Well it is Sunday and I have survived another show. For some reason this year's
was not as hectic as the past three shows I have attended. I do not know whether
that is because it has been spread out over a much larger area, or the show attendance is down from previous years, but none of the exhibits on Friday or Saturday were
full. Today I just waltzed through "THE ZOO", which was almost empty with all the time in the world to talk to salespeople. For those interested in video, there has been a marked improvement in both price and performance of high definition televisions, especially DLP and Plasma, but the best images still came from the two CRT projectors I saw at the show, based on Electrohome 8500 and 9500 chassis.
This will be a brief summary of my findings as I left my own computer home and there is a line-up in the pressroom for the few they have available. This is surprising as otherwise this has been a very well set up show with few problems. I guess
you will have to wait until my February column for all the nitty gritty.
Bus service was fast between the venues; especially between the Alexis Park CES high end audio and the San Remo T.H.E. Show. Also, T.H.E. Show, except for being spread out between three areas, was well done, and I think the people there actually will have to take the prize over the Alexis Park for best overall demonstrations.
The high-end audio exhibits for the most part sounded very good and several were exceptional, something that is very unusual. Hopefully some of the product will be heading my way for review. I was especially enamored with the new TACT 8 channel preamp-processor-room correction system, which will do room correction for either ten different speakers, or act as 1st to 10th order active crossovers for several speakers, and also do DD, DTS and DPLII decoding. All for $10,000 list. While they only had it hooked up to stereo loudspeakers, the demonstration certainly proved to me that digital crossovers and room correction is the way to go to idealize sound reproduction. I was on my hands and knees begging for a unit to review and pray they thought I'm worthy to evaluate their product.
While I have gotten away from giving Best Sound of the Show, as it is difficult to tell who actually has the best product, but rather who can set the systems up best, I have to give some credits to several of the rooms where I put my feet up and really enjoyed what I heard.
Best sound had to be the EDGE room. Above is a picture in their mega-bucks, mega-watt amplifiers that could stand in for one of the mid sized Egyptian pyramids. They used it to drive both a WISDOM speaker set-up, and a set of speakers with multiple ceramic drivers done as a home project by one of their engineers. Guess what, the home built unit with the EDGE amplifiers had the most realistic sound I have heard at a show. Imaging and instrument placement were equivalent to the best single driver units and mini speakers, dynamics almost as good as horns, and soundstage close to electrostatics. I hope this guy starts selling this speaker. Just goes to show what a hobbyist with the proper skills can accomplish. I wish I had gotten the guy's name to send him my Kudos.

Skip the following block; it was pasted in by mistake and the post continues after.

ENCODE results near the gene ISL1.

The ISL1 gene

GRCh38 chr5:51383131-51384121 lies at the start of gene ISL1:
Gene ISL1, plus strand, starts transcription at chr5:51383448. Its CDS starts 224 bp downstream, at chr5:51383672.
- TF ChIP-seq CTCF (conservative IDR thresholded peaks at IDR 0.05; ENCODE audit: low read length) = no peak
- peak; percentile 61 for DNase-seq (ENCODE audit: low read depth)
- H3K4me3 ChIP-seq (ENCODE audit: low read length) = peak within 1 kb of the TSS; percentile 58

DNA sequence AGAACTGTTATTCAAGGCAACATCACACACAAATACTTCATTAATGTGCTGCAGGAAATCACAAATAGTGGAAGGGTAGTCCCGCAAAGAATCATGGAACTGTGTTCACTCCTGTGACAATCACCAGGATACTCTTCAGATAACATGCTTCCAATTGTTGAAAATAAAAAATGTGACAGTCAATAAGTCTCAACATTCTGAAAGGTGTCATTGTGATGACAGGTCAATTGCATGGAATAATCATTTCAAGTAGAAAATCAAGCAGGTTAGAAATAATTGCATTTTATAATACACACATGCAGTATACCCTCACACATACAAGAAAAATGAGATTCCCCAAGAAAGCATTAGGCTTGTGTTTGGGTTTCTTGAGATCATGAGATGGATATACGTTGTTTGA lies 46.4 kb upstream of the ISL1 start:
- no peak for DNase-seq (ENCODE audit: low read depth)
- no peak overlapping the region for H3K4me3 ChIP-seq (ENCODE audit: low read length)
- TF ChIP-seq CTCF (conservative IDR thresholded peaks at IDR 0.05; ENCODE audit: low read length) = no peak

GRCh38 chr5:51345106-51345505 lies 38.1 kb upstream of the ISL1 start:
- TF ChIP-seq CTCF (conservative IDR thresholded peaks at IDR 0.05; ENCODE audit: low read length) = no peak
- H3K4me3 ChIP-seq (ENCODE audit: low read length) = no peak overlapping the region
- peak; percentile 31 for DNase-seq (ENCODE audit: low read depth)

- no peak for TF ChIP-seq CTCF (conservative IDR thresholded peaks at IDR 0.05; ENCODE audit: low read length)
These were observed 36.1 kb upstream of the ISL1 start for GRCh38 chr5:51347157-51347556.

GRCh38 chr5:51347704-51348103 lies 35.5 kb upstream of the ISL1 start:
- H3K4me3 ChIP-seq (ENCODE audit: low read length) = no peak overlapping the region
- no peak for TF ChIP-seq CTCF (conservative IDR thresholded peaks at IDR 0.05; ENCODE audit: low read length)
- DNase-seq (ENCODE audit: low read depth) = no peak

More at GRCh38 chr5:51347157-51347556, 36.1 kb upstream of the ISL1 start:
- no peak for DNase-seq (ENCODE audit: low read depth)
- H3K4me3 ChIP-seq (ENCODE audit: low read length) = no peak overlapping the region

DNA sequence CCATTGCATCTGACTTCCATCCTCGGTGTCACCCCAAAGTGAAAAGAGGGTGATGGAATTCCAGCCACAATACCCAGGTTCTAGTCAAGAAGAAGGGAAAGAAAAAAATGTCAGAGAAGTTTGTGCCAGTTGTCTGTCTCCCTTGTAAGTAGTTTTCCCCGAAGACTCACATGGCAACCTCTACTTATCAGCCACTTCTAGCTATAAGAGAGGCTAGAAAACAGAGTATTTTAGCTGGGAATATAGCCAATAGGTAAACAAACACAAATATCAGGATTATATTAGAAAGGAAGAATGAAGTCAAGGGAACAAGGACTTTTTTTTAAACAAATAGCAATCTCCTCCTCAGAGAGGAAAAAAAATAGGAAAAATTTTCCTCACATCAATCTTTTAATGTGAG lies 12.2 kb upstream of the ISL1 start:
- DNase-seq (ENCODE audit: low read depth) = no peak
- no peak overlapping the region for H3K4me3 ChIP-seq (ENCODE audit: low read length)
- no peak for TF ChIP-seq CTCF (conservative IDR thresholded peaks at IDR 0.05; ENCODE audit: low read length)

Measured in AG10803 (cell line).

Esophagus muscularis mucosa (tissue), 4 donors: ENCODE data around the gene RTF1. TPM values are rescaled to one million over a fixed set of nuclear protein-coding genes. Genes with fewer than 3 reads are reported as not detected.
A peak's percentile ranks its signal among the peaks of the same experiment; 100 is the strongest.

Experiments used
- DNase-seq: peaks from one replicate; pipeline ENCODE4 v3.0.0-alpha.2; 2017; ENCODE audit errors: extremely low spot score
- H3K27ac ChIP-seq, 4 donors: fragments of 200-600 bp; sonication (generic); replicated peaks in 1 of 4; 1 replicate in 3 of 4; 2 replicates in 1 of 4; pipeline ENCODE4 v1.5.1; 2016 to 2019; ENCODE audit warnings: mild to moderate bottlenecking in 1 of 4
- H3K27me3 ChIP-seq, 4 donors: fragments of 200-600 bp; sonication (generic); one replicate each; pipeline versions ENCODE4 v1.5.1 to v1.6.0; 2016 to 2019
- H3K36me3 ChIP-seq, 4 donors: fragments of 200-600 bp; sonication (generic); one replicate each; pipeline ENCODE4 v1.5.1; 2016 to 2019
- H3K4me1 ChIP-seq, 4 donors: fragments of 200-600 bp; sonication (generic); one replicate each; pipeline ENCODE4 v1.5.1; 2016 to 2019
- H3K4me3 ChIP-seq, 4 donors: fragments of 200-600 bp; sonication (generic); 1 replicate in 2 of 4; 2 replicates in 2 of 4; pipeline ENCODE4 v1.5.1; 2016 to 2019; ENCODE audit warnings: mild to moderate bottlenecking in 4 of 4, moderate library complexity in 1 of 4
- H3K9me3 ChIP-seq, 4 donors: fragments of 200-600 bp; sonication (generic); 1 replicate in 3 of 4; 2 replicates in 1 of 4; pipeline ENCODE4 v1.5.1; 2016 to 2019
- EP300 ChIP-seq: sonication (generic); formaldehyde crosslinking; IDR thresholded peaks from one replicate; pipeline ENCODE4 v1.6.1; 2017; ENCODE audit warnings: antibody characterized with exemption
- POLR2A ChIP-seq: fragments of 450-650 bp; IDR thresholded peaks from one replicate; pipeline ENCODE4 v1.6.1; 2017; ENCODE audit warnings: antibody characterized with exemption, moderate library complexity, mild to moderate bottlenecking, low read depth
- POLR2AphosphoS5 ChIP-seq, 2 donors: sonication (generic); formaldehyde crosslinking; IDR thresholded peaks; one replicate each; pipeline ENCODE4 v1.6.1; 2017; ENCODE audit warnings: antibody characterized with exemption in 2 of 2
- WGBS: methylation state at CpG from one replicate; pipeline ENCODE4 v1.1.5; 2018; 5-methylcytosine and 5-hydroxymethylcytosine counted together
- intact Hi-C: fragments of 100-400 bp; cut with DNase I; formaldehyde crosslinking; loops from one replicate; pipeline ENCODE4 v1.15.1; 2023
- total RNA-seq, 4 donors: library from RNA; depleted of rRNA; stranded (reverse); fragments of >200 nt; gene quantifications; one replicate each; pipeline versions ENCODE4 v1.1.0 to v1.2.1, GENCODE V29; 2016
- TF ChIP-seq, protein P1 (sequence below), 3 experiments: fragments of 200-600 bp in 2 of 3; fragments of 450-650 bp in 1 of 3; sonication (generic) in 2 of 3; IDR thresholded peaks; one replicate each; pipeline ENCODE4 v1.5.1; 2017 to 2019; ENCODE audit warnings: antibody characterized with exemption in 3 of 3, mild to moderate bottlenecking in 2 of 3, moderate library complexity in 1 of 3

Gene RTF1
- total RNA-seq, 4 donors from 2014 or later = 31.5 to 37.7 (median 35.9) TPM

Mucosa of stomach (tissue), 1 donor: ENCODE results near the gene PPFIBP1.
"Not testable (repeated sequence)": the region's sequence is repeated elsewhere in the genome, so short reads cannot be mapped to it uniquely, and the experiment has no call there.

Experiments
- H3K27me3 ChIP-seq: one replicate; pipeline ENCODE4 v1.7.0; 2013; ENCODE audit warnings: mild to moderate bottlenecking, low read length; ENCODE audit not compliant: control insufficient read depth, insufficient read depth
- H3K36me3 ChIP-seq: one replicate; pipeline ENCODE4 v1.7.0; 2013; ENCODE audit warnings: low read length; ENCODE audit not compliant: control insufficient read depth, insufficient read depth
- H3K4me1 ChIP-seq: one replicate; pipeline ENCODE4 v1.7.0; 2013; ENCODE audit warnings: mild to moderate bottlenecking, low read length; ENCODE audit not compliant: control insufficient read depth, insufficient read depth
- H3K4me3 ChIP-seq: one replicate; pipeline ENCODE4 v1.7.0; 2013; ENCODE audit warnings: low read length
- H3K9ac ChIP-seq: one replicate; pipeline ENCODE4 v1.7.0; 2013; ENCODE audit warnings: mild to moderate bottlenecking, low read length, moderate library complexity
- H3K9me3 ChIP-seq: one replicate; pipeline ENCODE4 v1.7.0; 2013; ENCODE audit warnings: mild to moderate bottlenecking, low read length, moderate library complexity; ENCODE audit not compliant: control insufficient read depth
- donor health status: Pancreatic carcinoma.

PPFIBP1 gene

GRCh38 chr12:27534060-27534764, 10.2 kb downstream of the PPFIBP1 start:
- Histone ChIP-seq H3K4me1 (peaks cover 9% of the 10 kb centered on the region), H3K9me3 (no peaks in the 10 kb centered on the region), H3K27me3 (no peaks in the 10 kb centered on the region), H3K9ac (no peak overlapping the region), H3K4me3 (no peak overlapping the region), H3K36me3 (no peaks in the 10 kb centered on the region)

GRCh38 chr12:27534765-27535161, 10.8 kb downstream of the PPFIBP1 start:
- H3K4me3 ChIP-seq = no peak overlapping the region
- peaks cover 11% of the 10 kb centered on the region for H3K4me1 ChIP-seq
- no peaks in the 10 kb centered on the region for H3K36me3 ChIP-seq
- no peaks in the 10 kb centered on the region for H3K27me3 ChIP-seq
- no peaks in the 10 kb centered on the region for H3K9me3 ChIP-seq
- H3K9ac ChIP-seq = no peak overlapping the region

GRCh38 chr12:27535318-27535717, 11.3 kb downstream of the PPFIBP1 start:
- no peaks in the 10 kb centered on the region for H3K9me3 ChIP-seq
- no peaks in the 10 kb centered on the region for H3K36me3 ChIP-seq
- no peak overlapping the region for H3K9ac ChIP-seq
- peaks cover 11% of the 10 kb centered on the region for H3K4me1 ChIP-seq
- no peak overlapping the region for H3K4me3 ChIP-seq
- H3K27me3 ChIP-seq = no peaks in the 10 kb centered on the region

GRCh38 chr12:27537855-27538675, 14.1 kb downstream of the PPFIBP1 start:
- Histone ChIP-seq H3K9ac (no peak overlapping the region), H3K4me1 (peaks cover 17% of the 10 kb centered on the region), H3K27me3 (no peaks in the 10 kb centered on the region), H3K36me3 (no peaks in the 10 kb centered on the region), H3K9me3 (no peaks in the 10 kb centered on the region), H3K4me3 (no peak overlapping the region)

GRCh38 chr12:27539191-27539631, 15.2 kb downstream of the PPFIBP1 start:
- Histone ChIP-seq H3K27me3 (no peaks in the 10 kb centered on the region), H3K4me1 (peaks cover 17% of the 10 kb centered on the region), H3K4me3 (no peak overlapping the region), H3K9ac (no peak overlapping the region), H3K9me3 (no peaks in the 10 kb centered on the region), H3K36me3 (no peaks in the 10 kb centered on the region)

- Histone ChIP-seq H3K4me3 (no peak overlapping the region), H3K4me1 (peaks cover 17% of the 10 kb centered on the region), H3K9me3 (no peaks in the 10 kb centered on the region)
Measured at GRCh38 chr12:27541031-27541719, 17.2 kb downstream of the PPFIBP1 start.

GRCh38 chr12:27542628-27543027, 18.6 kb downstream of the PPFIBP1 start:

Second best sound was actually in the room next door where PipeDream loudspeakers were being driven by VAC 75 watt amps using digital equipment designed by George Mark Audio placed on ARCICI Suspense Racks. This was the best I've heard the Pipedreams sound. Unhappily when they went to do analog, the VPI turntable had developed a wow problem, probably secondary to low voltages, so analog playback was out. Unhappily both systems were in the "Don't ask the Price" range, so I guess I won't be reviewing them in my home any time soon.
Best Horn sound has to be, believe it or not from a pair of theater
speakers made by Siemens, a photo of which can also be found in Steve's article. 1960's vintage and taking up the entire wall of a huge room, they came close to the best reproduction
I have gotten from my system (but not quite.)
Best SET amplifier sound was, of course, Jack Eliano's Electraprint 300B amps. Considering
my January article where I gave them my Best Equipment of the Year Award, could I do any differently? Actually they sounded great, although mated with the speakers they were with, the name of which is buried in my drained brain, they
did not quite reproduce the micro-dynamics and soundscape I get from them in my system.
Happily, I can not give an award for worst sound at the show, because I really didn't hear anything bad at the high end exhibits at either venue. Either I'm mellowing or the equipment is actually getting better, or the presenters are learning how to get the best from their equipment under show conditions.
Best Half Hour Listening at the End of the Day definitely goes to the WISDOM Audio room. All themselves tucked them into a very large room on the first floor of the San
Remo, and I almost missed them. I was dead tired and trying to get back to the MGM for a rest when I spotted them and decided to sit down for a two-minute foot break. I know, I've panned their loudspeakers in the past, but they have come up with a price is no object ($250,000) set up of dual amplifiers, dual six foot tall subwoofers, dual seven-foot tall panels that lulled me into listening for a full half hour. The sound was a simple CD, from Deutsch
Grammophone no less, of organ music that was the most realistic reproduction of an organ that I've heard from two channels. The dynamics were as good as my horns, and that's saying something. Boy, did my feet, well massaged by the floor bass, feel better after that interlude.
That's it for now. I am off to a week's vacation at the National Parks close by, and hopefully will be able to give you a full report with photos in my February column.